Part of advancing the cause of social-democracy in 2013 is learning to address the electorate in such a way that it actually hears what you are trying to say. Load down your speech with wild socialist rhetoric and its content is almost certain to be entirely lost. Your political enemies and the news media will simply draw the public’s attention away from the things you are trying to do, and focus it instead on the language you have used to describe the things you are trying to do.
Were I in Cunliffe’s position, “socialism” would not be a word I would use either.
John, however, seems to believe that unless a politician talks like a Marxist academic, he or she must be a traitor.
But even Marx did not talk like a Marxist. Anyone familiar with Marx’s journalism knows that he, too, was acutely aware of the constraints of the present moment.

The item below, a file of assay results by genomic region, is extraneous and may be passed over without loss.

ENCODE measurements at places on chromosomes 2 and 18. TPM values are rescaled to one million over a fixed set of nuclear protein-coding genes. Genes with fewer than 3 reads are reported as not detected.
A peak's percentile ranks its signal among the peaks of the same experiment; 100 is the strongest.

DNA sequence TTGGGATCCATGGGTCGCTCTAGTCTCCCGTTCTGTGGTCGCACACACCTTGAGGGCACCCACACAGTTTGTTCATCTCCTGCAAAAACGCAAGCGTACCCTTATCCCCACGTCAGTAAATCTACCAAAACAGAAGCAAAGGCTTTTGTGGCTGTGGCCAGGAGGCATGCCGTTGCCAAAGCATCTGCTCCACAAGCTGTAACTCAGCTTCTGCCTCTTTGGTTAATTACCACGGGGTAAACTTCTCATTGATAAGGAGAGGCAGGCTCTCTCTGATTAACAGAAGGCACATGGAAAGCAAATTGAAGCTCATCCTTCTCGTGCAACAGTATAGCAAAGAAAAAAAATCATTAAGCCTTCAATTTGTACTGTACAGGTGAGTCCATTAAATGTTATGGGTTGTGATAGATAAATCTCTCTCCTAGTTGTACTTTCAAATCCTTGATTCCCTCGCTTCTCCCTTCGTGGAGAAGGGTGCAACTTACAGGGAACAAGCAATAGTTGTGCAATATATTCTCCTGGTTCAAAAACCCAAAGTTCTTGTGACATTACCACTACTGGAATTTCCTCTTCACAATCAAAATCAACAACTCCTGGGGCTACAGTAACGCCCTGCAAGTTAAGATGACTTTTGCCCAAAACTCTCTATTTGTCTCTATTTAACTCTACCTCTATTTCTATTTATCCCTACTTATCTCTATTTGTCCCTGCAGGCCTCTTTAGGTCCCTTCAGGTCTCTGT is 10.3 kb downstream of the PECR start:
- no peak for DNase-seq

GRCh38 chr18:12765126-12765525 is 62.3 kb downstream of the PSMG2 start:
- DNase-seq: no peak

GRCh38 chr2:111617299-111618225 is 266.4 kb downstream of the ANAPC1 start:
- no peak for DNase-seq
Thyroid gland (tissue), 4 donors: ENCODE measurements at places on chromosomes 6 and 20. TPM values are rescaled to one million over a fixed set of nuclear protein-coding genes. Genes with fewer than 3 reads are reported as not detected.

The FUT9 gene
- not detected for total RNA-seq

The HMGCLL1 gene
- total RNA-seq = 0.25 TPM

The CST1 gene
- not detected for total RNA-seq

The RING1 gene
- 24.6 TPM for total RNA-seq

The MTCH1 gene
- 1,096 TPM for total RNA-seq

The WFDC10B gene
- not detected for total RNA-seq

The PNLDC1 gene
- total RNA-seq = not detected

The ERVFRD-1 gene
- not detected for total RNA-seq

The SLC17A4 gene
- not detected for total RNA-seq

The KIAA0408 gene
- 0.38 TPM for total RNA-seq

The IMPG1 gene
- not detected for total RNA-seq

“Man makes his own history,” writes Marx in the opening paragraphs of The Eighteenth Brumaire of Louis Napoleon (1852) “but he does not make it out of the whole cloth; he does not make it out of conditions chosen by himself, but out of such as he finds close at hand.”
Nor is Marx as dogmatic as many of his followers. In The Eighteenth Brumaire he paints a picture of bourgeois France in extremis and under enormous pressure from both the Left and the Right. Far from there being “structural mechanisms that require the state to act as a capitalist state”, Marx depicts the French state bobbing like a rudderless ship upon the powerful and constantly changing currents of interrelated and mutually reinforcing political, economic and social crises. It is precisely the absence of the automatic stabilising mechanisms posited by Marxist academics like Amy Beth Bridges and Clyde W Barrow, that allows Louis Napoleon to seize control of the French state and refashion it to suit not only the French peasantry and France’s capitalists; but also, and to a quite alarming extent – himself.